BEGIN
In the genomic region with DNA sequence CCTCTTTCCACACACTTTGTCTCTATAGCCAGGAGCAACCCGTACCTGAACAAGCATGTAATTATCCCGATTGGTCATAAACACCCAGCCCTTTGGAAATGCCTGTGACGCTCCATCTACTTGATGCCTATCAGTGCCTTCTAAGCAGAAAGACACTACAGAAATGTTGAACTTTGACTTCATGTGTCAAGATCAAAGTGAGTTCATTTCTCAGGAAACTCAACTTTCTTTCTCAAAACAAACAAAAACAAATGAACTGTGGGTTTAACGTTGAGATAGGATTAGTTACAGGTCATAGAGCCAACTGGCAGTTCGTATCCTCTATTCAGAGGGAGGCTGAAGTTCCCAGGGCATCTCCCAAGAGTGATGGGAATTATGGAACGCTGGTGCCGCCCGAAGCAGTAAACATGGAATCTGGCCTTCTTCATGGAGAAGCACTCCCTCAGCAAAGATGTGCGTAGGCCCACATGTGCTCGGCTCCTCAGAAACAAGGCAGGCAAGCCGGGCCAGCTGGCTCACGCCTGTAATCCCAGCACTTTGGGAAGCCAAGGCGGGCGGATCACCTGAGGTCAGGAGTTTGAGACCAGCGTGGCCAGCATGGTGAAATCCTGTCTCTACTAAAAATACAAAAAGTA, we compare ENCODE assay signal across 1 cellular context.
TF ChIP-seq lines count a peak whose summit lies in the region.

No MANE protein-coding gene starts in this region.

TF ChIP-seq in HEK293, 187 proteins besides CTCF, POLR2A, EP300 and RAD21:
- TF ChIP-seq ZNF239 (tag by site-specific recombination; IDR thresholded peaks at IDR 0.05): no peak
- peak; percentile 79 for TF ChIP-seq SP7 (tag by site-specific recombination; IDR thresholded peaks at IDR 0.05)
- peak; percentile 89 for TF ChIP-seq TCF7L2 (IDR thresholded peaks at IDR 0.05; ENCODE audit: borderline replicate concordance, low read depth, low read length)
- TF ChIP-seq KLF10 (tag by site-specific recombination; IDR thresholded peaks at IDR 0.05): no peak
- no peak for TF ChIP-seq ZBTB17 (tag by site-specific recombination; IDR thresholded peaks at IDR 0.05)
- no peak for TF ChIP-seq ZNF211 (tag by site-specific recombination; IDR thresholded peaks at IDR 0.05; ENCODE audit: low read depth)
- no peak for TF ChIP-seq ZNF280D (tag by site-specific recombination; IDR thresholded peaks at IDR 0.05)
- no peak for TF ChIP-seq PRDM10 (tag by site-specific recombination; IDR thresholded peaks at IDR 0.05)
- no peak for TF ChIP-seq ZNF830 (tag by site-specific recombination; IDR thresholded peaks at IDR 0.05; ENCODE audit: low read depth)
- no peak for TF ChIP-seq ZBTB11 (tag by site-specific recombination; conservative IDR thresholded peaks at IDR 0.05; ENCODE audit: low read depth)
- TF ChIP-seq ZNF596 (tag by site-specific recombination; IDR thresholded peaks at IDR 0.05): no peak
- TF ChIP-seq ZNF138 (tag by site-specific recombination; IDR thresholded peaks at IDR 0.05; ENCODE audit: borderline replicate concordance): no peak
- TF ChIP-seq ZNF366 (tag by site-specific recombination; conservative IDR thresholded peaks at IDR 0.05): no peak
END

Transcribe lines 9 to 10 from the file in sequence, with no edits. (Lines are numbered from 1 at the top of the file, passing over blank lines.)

- no peak for TF ChIP-seq ZBTB17 (tag by site-specific recombination; IDR thresholded peaks at IDR 0.05)
- no peak for TF ChIP-seq ZNF211 (tag by site-specific recombination; IDR thresholded peaks at IDR 0.05; ENCODE audit: low read depth)